Apple ‘Heaven’ in the sugar shack, orchard boils cider into syrup

Editor’s note: Reporter Gaen Murphree covers the agriculture beat for this newspaper. In this new monthly column, she’ll be looking at an Addison County agricultural product up close and personal.
MONKTON — Open the door to the sugar shack off Monkton Road in the heart of Monkton, and you walk into a scent of apples so intense you can imagine being a bee inside an apple blossom, with the sun beating down on a hot May day. The scent is palpable, like walking into an apple cloud, and so intensely appley, you can smell not just the sweetness but the roots and soil and sunshine that created one of nature’s favorite fruits.
Boyer’s Orchard and Cider Mill is using its maple syrup evaporator to boil apple syrup.
Three generations of Boyers are on hand the Saturday before last. Christopher Boyer, a sophomore at Mount Abraham Union High School, is manning the evaporator itself. Chris’s job is to stand over the bubbling syrup and keep ladling it so that it maintains just the right temperature and achieves just the right viscosity without turning into apple jelly. Chris’s dad, Mark Boyer, decants the processed syrup into canning jars. Every so often you can hear them ping! as the lid seals. Grandfather David Boyer works the crowd and hands out small samples of the delectable syrup.
It is apple heaven.
The Boyers use a wood-fired maple syrup evaporator to make the apple syrup. The circa 1910 evaporator has been retrofitted with new stainless steel pans. David Boyer opens the door to the fire box with a stick he’s used for a long time during maple sugaring season that has just the right hook naturally on one end.
“I’ve used this stick for years,” says the elder Boyer, a man who knows the right tool for the job when his hand grasps it. “Somebody tried to put it onto the fire once, and I took it right out.”
Inside you can see where the logs have fallen into coals, putting out that distinctive wood heat.
The sugar shack is new and is paneled inside with white cedar logged off the orchard’s property. It does double duty as the tasting room for the Boyers’ line of wines and hard ciders, which include Frontenac Gris and La Crescent varietals and a sparkling hard cider. For the next few weeks, they’re offering a Vermont twist on Beaujolais Nouveau, a seven-week-old Marquette.
Later Mark tours me through the vineyard, planted just seven years ago. The slanting rays of the sun make the vines, now bare except for a single bunch that still clings to the vine, glow golden. The best part is a cedar post, drilled repeatedly by pileated woodpeckers.
“They love the Brianna grapes,” says Mark, who seems delighted to share with the birds hammering away at his grape posts.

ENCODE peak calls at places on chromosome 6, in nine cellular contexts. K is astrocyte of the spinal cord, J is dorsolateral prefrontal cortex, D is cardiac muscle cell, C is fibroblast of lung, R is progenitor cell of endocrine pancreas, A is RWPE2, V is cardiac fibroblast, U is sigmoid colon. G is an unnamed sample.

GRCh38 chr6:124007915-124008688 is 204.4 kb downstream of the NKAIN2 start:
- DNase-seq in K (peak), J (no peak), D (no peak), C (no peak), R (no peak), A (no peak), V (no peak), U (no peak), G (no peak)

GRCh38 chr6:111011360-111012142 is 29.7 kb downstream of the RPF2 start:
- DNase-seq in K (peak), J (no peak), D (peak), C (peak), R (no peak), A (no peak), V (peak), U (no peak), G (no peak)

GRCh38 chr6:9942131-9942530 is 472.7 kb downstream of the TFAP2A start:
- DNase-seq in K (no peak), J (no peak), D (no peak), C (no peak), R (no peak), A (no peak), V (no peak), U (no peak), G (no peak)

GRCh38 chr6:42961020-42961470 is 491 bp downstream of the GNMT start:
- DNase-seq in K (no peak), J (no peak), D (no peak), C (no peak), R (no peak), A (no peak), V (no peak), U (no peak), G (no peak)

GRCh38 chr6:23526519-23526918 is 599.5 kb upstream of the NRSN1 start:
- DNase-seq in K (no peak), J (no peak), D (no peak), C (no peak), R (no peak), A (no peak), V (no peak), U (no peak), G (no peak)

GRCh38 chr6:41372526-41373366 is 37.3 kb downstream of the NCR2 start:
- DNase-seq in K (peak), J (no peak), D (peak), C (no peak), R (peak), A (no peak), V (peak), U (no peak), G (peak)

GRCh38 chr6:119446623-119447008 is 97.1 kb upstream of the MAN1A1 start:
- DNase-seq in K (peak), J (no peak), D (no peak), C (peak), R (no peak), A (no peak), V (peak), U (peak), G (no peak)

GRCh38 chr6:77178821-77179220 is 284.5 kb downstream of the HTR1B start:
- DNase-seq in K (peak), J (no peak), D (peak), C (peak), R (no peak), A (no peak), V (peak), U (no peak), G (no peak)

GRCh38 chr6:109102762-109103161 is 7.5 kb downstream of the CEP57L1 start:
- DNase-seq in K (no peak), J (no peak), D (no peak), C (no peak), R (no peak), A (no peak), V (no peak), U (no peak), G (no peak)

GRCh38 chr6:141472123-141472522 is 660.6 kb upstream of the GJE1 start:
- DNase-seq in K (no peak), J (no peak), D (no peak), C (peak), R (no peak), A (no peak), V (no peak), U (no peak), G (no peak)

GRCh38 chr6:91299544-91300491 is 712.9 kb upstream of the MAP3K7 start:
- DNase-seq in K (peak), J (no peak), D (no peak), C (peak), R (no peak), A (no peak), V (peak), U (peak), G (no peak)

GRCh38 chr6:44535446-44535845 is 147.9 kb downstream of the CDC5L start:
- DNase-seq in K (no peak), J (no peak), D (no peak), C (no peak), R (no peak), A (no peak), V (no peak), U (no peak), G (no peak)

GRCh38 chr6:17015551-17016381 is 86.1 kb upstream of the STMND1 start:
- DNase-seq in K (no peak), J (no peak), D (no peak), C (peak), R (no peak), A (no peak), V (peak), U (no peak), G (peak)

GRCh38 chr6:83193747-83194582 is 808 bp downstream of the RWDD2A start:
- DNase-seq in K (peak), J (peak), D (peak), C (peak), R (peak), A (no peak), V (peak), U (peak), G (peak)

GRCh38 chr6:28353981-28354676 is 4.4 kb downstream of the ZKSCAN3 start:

Between the two facing hillsides planted in close to 20 varieties of cold hardy grapes is a new orchard, the trees barely waist high, planted in heirloom apples that the Boyers have selected both for eating and for making hard cider. Mark describes how his son and father worked together to graft the new trees onto root stock, using switches of old fashioned hard cider apples like Kingston Black, Chisel Jersey and Yarlington Mill taken from Poverty Lane Orchards and Farnum Hill Ciders in Lebanon, N.H.
“Antique apples are important for English-style hard ciders because of how their tannins, acids and sugars provide structure and contribute to their unique cider flavors and aromas,” says Mark.
Next year’s buds are popping out all along the twig-like limbs in this young orchard.
Just west of the heirloom apple orchard is an abandoned beaver pond. Mark Boyer explains that the beavers moved in years back, made the pond, chewed it out and have since moved on to other quarters.
“My dad would haul in trees for them to build with, and then my parents would spend hour after hour just sitting by the pond watching the beavers,” Mark said.
Driving back through the main orchard toward the sugar shack, it strikes me that November is an especially beautiful time to visit an apple orchard. The trees are stripped bare of leaves, which makes them look a bit like trees drawn by kindergarteners — stark brown branches with red globes clinging. Underneath the trees lies a red Persian rug carpet of drops.
To make apple syrup, the Boyers’ first press cider up at the apple shed, using their 1859 apple press. The day I visit, the cider was pressed from a mix of Macs, Empires, Roxbury Russets, Northern Spy, Galas, Golden Delicious, and Cortlands.
“It’s hard to get a better apple than a McIntosh,” says David Boyer, who, with his wife Genny, purchased the original orchard from Walt Brown in 1976.
David believes that apple cider should be left unfiltered. The pressed cider is “trucked” the 160 feet or so down to the sugar shack and pumped 15 gallons at a time into the first chamberin the evaporator. As it condenses, the syrup makes its way through the four chambers, moving from one to the next as it reaches the right viscosity. Fifteen gallons has been reduced to three.
From the evaporator, the apple syrup goes into a large tub where it is either decanted into jars immediately or left to settle overnight to be reheated and jarred for consumers who might want a product that looks clearer and has less apple sediment.
Mark says it takes about 40 minutes to condense the cider into syrup.
Apple syrup can be used like maple syrup, as a condiment or as an ingredient in both sweet and savory cooking. Roast pork with apple syrup, anyone?
The Boyers grow over 50 varieties of apples. Visitors can purchase picked apples or pick their own. Boyer’s Orchard also raises plums, pears, raspberries, pumpkins and other vegetables and sells baked goods. Bite into a warm cider donut and you will not regret a single calorie.
The brief apple syrup-making season is over, but look for a chance to see it made at Boyer’s Orchard next year.
Reporter Gaen Murphree is at [email protected].

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